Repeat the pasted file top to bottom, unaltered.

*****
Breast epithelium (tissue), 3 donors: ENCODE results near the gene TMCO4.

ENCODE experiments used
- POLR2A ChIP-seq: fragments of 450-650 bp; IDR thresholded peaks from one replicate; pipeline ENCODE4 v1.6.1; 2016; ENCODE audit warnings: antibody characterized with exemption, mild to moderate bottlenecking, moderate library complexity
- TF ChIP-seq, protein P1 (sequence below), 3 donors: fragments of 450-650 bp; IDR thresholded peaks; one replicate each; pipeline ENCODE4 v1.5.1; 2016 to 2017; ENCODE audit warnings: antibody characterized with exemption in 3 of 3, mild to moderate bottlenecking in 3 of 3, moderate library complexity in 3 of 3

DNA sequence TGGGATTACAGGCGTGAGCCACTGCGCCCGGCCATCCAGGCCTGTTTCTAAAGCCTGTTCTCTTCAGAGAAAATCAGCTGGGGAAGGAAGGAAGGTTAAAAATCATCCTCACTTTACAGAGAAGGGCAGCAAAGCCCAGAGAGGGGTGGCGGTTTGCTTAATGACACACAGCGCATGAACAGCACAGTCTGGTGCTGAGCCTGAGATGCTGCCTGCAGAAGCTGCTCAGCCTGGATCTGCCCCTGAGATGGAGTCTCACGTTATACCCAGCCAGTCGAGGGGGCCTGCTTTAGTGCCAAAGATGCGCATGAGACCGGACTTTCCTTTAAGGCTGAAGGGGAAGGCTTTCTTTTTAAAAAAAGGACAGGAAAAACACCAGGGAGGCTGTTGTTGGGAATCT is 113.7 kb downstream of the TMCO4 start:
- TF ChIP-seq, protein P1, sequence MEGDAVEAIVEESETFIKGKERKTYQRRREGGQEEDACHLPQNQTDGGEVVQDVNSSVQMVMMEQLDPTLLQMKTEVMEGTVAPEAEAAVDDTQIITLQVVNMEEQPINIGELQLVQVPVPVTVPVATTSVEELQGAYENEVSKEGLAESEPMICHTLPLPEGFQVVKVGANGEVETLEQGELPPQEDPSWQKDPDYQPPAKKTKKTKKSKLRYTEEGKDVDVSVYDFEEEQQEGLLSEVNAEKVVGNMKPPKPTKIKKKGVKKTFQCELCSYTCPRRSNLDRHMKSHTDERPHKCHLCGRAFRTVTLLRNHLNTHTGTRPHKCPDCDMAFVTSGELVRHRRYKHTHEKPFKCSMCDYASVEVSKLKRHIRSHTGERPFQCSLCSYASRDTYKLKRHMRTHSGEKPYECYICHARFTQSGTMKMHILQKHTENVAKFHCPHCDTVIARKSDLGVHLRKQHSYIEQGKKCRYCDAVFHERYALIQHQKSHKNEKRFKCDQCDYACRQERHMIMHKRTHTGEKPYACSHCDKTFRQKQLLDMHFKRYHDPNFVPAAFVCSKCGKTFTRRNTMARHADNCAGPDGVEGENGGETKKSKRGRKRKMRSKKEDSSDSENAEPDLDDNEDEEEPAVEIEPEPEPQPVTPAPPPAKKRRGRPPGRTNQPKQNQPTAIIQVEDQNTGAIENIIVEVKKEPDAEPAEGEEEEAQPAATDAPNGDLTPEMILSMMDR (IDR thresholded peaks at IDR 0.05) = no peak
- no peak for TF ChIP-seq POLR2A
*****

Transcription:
Breast epithelium (tissue), 3 donors: ENCODE results near the gene TMCO4.

ENCODE experiments used
- POLR2A ChIP-seq: fragments of 450-650 bp; IDR thresholded peaks from one replicate; pipeline ENCODE4 v1.6.1; 2016; ENCODE audit warnings: antibody characterized with exemption, mild to moderate bottlenecking, moderate library complexity
- TF ChIP-seq, protein P1 (sequence below), 3 donors: fragments of 450-650 bp; IDR thresholded peaks; one replicate each; pipeline ENCODE4 v1.5.1; 2016 to 2017; ENCODE audit warnings: antibody characterized with exemption in 3 of 3, mild to moderate bottlenecking in 3 of 3, moderate library complexity in 3 of 3

DNA sequence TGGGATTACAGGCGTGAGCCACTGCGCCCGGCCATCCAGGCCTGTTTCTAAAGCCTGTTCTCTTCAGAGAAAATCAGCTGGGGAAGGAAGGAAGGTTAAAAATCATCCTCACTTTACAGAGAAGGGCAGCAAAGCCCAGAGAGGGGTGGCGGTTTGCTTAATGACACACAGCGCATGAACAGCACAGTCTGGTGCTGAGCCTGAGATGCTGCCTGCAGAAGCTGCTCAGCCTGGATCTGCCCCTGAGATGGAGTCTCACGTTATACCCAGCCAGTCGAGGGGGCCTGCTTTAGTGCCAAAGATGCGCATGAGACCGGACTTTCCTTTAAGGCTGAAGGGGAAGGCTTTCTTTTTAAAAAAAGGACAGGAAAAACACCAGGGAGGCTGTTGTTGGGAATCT is 113.7 kb downstream of the TMCO4 start:
- TF ChIP-seq, protein P1, sequence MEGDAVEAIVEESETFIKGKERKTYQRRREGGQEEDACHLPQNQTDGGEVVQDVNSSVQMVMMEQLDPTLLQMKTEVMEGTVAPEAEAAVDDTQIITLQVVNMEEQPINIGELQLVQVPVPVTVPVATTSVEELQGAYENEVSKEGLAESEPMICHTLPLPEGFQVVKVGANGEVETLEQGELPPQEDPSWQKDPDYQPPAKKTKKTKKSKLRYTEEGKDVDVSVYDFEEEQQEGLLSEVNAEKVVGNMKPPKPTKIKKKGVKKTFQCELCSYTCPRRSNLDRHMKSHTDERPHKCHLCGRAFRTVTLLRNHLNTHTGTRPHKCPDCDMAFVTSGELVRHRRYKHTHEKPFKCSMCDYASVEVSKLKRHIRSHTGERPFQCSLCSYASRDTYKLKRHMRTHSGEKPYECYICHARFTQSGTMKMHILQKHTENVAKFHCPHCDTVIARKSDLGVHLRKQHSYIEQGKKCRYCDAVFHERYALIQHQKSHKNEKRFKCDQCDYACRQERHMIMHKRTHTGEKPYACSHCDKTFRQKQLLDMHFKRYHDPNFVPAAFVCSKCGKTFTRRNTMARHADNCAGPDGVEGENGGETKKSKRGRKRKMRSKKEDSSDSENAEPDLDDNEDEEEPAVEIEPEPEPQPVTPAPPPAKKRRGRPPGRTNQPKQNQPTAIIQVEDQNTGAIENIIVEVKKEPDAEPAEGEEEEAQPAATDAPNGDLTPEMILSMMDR (IDR thresholded peaks at IDR 0.05) = no peak
- no peak for TF ChIP-seq POLR2A